The lack of women on the board of the local enterprise partnership has caused controversy, writes Anna Blackaby.
It is “extremely regrettable” that board meetings of the new body set up to boost private sector jobs in the area will be an all-male affair, according to its new chairman John Lewis managing director Andy Street
After the Greater Birmingham and Solihull Local Enterprise Partnership (LEP) interim chairman Bridget Blow bows out to make way for Mr Street in May, a team of high-profile businessmen including Nick Bunker, UK president of Kraft Foods and Cadbury and Stephen Hollis, Midland chairman of KPMG, will share responsibility with seven of the nine local authorities in the LEP area for shaping economic growth (which are also all led by men apart from Redditch, which has duel membership with the Worcestershire LEP and is represented by the leader of Bromsgrove District Council).
But the LEP denies any kind of conspiracy – there just weren’t enough women from the private sector putting themselves forward for the role of board member, it maintains.
Mr Street said: “Am I happy with the composition of the board in every respect other than the gender balance? Yes.
“We’ve got a good balance in terms of geography, sectors and of small and large organisations. But it is extremely regrettable that there are not more women on the board.”
According to the LEP, just 10 per cent of the 80 applications they received were from women – and many of those did not fit the criteria as they came from a public rather than private sector background.
And the LEP points out that the new board appointments will only be for a year – after which Mr Street expressed hope that more women would come forward to balance the numbers.
But that has not convinced critics who have dismissed the LEP’s defence that there were simply not enough women applying for the high-profile roles.
Labour MP for Edgbaston Gisela Stuart pointed to the external board of Birmingham Business School, which she is a member of.
“We have probably almost half women on there including people like Angela Maxwell from Acuwomen.
“This notion that the West Midlands does not have a sufficient number of women with practical business experience is not correct.
“To have a local enterprise board for the West Midlands with no women is just from the age of the dinosaurs.”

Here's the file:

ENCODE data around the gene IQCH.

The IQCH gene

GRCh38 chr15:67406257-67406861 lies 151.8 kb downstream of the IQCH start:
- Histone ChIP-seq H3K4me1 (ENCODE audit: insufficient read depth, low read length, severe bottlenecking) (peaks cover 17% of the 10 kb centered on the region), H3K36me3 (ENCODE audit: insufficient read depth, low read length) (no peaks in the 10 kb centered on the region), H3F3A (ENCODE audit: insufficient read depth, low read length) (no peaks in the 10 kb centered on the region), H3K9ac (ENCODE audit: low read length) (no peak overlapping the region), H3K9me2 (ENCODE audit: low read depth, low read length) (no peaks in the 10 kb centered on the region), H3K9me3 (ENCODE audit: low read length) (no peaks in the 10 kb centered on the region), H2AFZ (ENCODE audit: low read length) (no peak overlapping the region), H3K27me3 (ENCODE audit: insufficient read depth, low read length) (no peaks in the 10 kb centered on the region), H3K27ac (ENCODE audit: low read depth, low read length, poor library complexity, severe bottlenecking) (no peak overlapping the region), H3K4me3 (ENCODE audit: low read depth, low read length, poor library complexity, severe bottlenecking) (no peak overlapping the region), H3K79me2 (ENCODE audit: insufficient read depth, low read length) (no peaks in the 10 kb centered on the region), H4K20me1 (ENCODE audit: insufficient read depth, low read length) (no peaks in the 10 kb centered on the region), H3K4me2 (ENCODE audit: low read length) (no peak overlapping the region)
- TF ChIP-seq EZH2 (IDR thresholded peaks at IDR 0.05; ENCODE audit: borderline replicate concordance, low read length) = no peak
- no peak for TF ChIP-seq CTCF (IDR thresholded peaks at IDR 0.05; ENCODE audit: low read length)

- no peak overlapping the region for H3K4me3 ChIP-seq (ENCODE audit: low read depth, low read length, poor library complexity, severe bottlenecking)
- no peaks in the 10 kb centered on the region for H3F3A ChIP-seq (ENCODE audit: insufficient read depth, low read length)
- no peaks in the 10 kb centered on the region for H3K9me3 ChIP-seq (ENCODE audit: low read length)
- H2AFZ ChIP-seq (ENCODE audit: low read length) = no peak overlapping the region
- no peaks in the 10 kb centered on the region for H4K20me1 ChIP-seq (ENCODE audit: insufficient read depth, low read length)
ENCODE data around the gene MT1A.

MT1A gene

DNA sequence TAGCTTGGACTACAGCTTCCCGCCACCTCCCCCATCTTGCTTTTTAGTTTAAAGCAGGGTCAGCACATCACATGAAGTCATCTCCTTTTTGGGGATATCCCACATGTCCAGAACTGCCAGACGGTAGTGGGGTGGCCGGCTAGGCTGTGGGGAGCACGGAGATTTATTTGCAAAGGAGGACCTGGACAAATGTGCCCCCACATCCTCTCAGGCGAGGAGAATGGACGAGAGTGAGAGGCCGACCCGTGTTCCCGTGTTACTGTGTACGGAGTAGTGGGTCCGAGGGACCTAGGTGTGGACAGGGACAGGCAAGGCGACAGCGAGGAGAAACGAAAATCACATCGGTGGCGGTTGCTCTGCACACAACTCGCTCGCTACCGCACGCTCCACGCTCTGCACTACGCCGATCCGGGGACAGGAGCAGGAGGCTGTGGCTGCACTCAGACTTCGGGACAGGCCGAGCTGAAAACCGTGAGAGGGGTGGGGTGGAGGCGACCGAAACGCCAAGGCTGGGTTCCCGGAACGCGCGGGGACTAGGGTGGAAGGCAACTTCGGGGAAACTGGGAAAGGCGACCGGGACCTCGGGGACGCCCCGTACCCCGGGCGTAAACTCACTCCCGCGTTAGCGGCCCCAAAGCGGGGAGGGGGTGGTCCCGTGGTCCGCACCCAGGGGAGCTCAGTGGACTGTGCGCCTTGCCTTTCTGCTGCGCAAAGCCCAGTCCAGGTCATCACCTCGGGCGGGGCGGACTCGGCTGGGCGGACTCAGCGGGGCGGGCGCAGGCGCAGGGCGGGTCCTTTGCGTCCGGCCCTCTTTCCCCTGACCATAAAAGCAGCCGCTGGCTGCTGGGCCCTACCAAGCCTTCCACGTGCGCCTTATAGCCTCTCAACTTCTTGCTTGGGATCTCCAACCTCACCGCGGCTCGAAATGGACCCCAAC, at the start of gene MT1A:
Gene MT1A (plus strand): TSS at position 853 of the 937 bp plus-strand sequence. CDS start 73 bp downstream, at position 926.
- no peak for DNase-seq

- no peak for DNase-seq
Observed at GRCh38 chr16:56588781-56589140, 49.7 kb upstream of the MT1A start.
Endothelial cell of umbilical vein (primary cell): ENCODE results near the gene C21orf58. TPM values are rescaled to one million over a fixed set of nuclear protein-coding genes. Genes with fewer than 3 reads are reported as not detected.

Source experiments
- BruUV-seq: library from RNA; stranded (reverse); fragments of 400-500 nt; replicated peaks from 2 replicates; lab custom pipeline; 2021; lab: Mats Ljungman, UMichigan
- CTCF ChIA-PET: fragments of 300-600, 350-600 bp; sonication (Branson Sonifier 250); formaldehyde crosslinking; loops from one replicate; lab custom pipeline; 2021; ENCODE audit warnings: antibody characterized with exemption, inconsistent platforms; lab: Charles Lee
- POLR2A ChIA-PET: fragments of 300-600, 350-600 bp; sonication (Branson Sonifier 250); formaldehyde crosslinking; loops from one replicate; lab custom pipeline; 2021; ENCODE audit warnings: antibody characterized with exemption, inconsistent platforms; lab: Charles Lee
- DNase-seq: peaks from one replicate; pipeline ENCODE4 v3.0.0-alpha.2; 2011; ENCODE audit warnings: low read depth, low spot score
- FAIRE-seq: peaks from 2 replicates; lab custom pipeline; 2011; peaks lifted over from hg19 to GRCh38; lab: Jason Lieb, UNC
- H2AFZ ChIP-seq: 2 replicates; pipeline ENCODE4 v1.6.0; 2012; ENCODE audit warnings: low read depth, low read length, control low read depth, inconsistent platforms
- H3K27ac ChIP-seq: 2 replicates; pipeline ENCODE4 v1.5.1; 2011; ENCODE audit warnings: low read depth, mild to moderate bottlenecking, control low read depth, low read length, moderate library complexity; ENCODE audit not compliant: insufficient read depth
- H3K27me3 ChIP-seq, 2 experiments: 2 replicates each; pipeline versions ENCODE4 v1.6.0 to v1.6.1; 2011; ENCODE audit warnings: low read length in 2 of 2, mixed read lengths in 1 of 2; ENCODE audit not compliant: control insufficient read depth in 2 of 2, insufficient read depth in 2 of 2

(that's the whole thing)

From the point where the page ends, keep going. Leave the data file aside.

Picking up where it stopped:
Ms Stuart accused the LEP of not being proactive enough in soliciting applications from women.
“Did anybody suggest that they went back and looked at their address book, at the people from the private sector who dealt with the regional development agencies and pick up the phone?
“You don’t need to employ headhunters but I think it’s a responsibility of a body like that to ensure that the board is properly composed.
“If you feel you are not properly composed, you go out and do something about it.
“No company would say ‘what a shame – we’ve got a board which is really not very satisfactory.’”
Sally Arkley, director of the Women’s Business Development Agency, also questioned whether the LEP had done enough “outreach” to encourage female applicants.
But she pointed to the deeper issue of the lack of women from a commercial background willing to take on leadership positions within the wider business community.
“In my experience a lot of private sector women are disengaged and not connected to the business community as a whole,” she said.
Although women were present at city centre networking events, many still did not feel comfortable breaking into the heart of Birmingham’s business community, she added.
“Women haven’t got to that level of networking and feeling part of the ‘inner crew’ as it were,” she said.
“In a great civic city like Birmingham there isn’t that history of women being involved, other than in the public sector and charity.
“I think you would find the same in London and in any great city – it’s about what is traditional and what people are used to.
“But I’m sure Birmingham and its businesses are missing a trick here.”
She said there was a need to support women to develop the confidence to put themselves forward for high-profile leadership roles.
“You can’t march them up and make them do it – it’s more of a long-term thing,” she said.
“For example we’ve got together with Birmingham University to create and women’s enterprise and leadership centre.
“That’s not leadership of a women’s business community – we don’t want to create a parallel universe – it’s supporting women to become part of mainstream leadership.
“There is a glass ceiling, whether it happens to be an individual company or the business community as a whole,” she said.